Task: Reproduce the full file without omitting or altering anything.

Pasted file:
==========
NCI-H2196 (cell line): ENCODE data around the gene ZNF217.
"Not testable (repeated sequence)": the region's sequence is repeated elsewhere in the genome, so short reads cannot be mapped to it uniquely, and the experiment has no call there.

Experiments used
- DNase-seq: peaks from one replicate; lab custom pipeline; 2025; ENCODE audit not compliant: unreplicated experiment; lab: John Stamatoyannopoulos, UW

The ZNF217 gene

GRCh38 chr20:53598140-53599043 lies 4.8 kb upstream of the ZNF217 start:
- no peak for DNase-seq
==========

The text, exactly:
NCI-H2196 (cell line): ENCODE data around the gene ZNF217.
"Not testable (repeated sequence)": the region's sequence is repeated elsewhere in the genome, so short reads cannot be mapped to it uniquely, and the experiment has no call there.

Experiments used
- DNase-seq: peaks from one replicate; lab custom pipeline; 2025; ENCODE audit not compliant: unreplicated experiment; lab: John Stamatoyannopoulos, UW

The ZNF217 gene

GRCh38 chr20:53598140-53599043 lies 4.8 kb upstream of the ZNF217 start:
- no peak for DNase-seq